Please note that the face coverings are not a substitute for social distancing.


Book Deliveries from Mudd | April 2

Greetings from the Mudd!

As you know, the Mudd Library building is closed right now, but the Library staff is working with our friends in the Mailroom to get books to those on campus during spring term 2020. Here’s the deal:

Go to Library OneSearch (http://go.lawrence.edu/onesearch/).

Sign in to your Library account, using the link in the top right-hand corner of the OneSearch screen.

Search for the book you’d like delivered.  

Click on “Place on Hold.” You should get this form:

Fill it out and click on REQUEST.

We’ll find the book, pack it up (wearing gloves, of course), and send it to you through Campus Mail.  Please allow 1-2 days for delivery.

And remember:  We urge you to handle these materials carefully.  There is uncertainty about the length of time the virus can survive on a book—perhaps as long as 1-3 days—so you should consider leaving the mail envelope unopened for 1-3 days from the date you receive it. Stay safe out there…

As always, let us know if you have questions or we can be of help in other ways.

Best,

Your Friends at the Mudd


Spring Term 2020 CAS Tutoring Information for LU Staff & Faculty

Center for Academic Success (CAS) tutors will be available in Term III. Our goal, as in any academic term, is to provide tutoring for all Lawrence students who request assistance. Julie Haurykiewicz and Kelsey Uherka are available to answer questions or provide direct support to both instructors and students throughout the term. 

Instructors, as always, are free to recommend or require certain ways for students to utilize tutoring services (e.g., meeting with a tutor is required before submitting certain assignments) or to set parameters for the type/amount of tutoring assistance permitted (e.g., a tutor may help with problems similar to those in graded homework but may not help with the homework itself). Please be as specific as possible when sharing this type of information with your students. The LU Honor Code will, as always, guide the work of tutors in assisting students.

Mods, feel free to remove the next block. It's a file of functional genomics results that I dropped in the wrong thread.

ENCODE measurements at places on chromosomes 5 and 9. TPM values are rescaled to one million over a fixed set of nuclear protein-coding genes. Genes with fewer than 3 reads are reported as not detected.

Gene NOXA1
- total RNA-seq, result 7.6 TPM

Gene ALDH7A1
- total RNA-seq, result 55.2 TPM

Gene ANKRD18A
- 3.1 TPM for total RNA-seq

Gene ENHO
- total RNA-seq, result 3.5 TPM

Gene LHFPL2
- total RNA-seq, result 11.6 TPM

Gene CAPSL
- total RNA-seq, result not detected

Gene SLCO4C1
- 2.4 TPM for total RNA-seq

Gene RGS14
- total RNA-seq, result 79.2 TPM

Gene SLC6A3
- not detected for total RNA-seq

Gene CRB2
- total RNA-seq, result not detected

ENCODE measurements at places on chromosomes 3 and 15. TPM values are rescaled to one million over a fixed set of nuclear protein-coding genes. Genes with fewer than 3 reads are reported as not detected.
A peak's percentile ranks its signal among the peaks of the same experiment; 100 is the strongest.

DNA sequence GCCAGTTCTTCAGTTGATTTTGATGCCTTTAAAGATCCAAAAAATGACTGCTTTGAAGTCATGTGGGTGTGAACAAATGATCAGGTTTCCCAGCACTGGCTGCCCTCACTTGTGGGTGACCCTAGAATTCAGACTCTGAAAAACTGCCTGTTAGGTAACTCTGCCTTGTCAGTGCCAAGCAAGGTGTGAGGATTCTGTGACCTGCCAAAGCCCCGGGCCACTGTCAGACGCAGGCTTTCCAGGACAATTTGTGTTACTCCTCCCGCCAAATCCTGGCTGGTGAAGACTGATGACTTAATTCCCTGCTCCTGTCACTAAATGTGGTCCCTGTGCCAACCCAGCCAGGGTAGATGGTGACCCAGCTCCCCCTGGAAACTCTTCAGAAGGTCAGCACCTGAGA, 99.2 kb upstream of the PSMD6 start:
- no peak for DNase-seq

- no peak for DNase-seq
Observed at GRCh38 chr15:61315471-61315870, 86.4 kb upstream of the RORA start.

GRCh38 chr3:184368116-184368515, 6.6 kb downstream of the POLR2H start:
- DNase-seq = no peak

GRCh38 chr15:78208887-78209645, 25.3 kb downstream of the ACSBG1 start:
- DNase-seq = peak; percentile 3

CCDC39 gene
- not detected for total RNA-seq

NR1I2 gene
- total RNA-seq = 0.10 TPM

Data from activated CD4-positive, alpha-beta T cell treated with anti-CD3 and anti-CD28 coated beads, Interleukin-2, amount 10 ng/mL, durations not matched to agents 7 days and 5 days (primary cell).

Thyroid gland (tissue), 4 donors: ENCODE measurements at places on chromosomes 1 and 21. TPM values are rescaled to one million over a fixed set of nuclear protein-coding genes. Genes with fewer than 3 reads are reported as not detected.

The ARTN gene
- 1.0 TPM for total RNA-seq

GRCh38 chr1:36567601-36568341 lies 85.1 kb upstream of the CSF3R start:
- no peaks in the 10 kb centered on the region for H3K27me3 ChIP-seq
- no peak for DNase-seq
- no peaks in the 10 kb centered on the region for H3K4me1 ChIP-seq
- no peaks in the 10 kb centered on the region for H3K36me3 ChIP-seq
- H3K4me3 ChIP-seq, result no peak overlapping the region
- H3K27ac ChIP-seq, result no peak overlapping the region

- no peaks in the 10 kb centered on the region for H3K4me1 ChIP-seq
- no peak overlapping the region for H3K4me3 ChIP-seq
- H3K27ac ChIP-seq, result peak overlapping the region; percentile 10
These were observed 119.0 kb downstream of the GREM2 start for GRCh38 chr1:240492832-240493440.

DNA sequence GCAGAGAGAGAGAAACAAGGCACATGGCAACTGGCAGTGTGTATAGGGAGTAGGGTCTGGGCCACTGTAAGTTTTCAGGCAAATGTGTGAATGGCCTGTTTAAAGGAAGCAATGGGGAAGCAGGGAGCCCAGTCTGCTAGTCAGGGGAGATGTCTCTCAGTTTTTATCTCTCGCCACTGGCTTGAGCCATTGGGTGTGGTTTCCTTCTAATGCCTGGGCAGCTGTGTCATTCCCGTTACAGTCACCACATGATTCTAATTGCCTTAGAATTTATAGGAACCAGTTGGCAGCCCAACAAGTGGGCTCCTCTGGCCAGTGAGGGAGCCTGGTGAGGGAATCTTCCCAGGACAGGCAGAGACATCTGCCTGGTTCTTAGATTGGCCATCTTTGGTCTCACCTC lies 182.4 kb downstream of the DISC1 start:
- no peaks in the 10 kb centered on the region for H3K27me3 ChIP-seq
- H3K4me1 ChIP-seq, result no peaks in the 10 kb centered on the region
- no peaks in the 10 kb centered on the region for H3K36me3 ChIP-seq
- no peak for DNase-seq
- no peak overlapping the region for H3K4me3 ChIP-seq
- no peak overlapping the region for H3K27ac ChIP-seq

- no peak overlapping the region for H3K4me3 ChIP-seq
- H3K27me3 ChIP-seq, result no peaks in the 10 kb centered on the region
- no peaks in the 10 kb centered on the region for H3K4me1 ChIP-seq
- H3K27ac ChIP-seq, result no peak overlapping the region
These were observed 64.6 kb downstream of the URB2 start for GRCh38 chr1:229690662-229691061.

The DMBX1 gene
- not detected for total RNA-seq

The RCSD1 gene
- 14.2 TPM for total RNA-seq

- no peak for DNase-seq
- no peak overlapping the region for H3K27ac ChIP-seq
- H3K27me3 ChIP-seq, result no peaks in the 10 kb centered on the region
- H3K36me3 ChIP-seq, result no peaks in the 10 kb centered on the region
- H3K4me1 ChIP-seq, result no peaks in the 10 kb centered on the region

All tutoring will take place by appointment (see below for information regarding how students can request a tutor). It will be up to students and their tutors to determine the tutoring logistics that work best for them (date/time, method of connecting [Zoom, FaceTime, email, phone, etc.], frequency of meetings, etc.). 

Instructors will continue to receive a session log update via email each time one of the students in their courses meets with a tutor. 

Currently hired CAS tutors will be asked to complete a survey about whether they want to continue to serve as a tutor in Term III and which courses they are available to tutor. Kelsey and Julie will be happy to share this information with you so that you can list tutors’ names on your course Moodle site and/or recommend specific tutors to your students. 

Please check with Julie and/or Kelsey about which tutors are available to support your courses in Term III. New tutors may be hired as needed. However, only students taking courses in Term III at LU can serve as tutors (e.g., students on leave in Term III are ineligible to be employed as tutors for tax reasons). 

The best ways for students to get connected with a tutor in Term III are as follows: 

1. Students should contact a tutor directly whenever possible. Please list the names of tutors on your course Moodle site. Julie and Kelsey will share tutors’ names with you.